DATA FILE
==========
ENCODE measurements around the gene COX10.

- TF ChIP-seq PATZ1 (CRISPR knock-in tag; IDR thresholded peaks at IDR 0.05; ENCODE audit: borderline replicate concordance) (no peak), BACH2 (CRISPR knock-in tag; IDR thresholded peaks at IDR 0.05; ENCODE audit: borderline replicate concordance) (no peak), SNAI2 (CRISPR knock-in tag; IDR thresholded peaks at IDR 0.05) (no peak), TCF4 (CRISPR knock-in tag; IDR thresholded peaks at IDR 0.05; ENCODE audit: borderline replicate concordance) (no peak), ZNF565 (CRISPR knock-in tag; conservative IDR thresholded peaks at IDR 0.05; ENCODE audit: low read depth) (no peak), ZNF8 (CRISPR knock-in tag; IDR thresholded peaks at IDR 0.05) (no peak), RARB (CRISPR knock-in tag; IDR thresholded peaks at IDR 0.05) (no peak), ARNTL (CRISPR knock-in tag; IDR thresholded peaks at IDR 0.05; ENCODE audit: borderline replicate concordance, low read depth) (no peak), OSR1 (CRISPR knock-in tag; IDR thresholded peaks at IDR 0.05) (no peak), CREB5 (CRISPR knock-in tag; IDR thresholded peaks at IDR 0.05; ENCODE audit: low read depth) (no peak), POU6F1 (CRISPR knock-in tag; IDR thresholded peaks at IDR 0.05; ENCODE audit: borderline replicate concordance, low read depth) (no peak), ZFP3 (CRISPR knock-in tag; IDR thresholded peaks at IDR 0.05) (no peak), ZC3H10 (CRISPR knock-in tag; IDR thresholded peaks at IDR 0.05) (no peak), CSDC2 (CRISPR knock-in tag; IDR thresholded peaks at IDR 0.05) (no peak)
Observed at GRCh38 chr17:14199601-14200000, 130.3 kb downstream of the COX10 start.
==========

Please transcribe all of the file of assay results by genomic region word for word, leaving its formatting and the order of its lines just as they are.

ENCODE measurements around the gene COX10.

- TF ChIP-seq PATZ1 (CRISPR knock-in tag; IDR thresholded peaks at IDR 0.05; ENCODE audit: borderline replicate concordance) (no peak), BACH2 (CRISPR knock-in tag; IDR thresholded peaks at IDR 0.05; ENCODE audit: borderline replicate concordance) (no peak), SNAI2 (CRISPR knock-in tag; IDR thresholded peaks at IDR 0.05) (no peak), TCF4 (CRISPR knock-in tag; IDR thresholded peaks at IDR 0.05; ENCODE audit: borderline replicate concordance) (no peak), ZNF565 (CRISPR knock-in tag; conservative IDR thresholded peaks at IDR 0.05; ENCODE audit: low read depth) (no peak), ZNF8 (CRISPR knock-in tag; IDR thresholded peaks at IDR 0.05) (no peak), RARB (CRISPR knock-in tag; IDR thresholded peaks at IDR 0.05) (no peak), ARNTL (CRISPR knock-in tag; IDR thresholded peaks at IDR 0.05; ENCODE audit: borderline replicate concordance, low read depth) (no peak), OSR1 (CRISPR knock-in tag; IDR thresholded peaks at IDR 0.05) (no peak), CREB5 (CRISPR knock-in tag; IDR thresholded peaks at IDR 0.05; ENCODE audit: low read depth) (no peak), POU6F1 (CRISPR knock-in tag; IDR thresholded peaks at IDR 0.05; ENCODE audit: borderline replicate concordance, low read depth) (no peak), ZFP3 (CRISPR knock-in tag; IDR thresholded peaks at IDR 0.05) (no peak), ZC3H10 (CRISPR knock-in tag; IDR thresholded peaks at IDR 0.05) (no peak), CSDC2 (CRISPR knock-in tag; IDR thresholded peaks at IDR 0.05) (no peak)
Observed at GRCh38 chr17:14199601-14200000, 130.3 kb downstream of the COX10 start.